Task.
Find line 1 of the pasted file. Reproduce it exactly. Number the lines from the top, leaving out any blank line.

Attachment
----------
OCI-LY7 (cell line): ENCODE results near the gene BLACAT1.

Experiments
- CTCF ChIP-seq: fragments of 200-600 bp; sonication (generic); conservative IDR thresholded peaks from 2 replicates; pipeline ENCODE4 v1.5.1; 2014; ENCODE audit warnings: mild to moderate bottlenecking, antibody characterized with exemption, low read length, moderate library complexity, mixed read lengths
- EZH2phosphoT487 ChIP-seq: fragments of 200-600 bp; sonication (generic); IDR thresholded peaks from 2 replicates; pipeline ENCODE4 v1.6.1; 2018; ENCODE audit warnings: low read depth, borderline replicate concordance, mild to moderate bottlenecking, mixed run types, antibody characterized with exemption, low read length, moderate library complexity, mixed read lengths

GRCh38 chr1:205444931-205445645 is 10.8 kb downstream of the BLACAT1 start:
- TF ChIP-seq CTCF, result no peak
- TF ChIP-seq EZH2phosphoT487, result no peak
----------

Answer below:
OCI-LY7 (cell line): ENCODE results near the gene BLACAT1.